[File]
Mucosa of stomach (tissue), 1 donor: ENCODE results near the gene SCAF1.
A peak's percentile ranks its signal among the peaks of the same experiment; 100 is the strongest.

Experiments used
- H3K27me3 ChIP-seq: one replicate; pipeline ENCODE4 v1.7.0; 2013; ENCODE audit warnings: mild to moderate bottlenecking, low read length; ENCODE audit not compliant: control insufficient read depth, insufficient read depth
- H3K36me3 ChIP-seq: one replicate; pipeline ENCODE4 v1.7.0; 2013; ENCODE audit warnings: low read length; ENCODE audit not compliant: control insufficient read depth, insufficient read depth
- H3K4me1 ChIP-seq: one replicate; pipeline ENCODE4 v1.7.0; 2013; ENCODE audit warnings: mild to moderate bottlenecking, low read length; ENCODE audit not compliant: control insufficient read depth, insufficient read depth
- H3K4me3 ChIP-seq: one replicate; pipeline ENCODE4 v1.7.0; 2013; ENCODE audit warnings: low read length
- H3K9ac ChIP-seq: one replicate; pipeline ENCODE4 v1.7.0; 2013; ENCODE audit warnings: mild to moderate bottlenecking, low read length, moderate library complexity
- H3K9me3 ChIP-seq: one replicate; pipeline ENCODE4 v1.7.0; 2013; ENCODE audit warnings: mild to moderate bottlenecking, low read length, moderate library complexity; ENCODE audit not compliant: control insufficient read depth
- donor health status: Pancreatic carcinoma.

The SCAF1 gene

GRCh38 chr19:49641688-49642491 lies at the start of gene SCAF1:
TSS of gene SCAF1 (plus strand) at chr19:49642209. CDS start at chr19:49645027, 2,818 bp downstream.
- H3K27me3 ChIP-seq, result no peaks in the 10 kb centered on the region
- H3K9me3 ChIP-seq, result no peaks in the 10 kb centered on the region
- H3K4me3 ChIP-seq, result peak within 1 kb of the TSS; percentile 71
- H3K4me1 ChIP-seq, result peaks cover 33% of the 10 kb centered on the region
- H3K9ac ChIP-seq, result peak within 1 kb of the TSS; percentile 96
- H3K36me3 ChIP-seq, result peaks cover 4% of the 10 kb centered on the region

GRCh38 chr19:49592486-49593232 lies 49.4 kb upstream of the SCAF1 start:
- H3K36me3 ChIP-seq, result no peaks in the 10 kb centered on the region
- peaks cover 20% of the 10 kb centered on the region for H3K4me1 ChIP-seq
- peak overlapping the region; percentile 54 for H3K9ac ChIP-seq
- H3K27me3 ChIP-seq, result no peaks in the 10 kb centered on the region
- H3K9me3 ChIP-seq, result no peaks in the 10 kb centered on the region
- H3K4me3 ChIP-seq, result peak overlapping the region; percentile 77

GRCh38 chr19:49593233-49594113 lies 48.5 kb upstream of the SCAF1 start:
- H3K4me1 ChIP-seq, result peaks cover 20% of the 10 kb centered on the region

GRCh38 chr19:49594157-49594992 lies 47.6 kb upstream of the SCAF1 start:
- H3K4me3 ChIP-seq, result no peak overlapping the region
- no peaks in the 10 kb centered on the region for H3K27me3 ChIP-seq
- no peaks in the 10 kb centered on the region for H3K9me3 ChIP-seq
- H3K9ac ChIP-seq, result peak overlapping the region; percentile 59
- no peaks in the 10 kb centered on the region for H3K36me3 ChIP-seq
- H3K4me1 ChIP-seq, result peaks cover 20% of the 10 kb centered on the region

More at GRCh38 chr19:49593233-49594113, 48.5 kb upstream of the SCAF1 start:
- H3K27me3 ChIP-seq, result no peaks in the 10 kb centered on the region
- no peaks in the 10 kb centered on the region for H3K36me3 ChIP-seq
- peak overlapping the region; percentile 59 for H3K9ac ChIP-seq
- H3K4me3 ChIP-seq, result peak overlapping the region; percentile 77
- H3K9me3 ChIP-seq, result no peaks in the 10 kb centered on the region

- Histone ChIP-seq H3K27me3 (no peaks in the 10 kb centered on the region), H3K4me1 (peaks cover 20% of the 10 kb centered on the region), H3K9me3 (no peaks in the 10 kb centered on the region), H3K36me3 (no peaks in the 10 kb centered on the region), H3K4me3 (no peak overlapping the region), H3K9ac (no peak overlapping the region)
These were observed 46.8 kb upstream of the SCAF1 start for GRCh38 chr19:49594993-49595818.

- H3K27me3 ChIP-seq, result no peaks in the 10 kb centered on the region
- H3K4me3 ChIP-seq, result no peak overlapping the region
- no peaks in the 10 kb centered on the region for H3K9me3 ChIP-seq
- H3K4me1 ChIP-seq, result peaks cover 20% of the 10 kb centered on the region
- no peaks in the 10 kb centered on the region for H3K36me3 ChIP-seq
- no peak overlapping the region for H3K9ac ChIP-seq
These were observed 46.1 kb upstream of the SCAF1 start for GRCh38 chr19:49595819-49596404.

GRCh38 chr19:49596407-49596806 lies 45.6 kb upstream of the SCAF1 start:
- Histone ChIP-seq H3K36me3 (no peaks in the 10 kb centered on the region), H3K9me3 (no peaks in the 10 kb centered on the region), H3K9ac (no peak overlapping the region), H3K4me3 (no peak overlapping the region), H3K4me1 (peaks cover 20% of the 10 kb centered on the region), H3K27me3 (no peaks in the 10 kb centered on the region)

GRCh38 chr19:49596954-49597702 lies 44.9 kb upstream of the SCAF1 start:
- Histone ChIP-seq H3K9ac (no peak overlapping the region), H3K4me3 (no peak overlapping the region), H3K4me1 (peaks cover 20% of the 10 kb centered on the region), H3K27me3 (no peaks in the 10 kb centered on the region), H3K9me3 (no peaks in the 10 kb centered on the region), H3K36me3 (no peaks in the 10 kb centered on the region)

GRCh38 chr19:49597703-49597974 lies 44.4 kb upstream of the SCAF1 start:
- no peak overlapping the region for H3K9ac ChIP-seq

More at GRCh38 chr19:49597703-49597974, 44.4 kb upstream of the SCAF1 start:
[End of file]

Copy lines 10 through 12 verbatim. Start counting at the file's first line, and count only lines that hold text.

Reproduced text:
- donor health status: Pancreatic carcinoma.

The SCAF1 gene

GRCh38 chr19:49641688-49642491 lies at the start of gene SCAF1: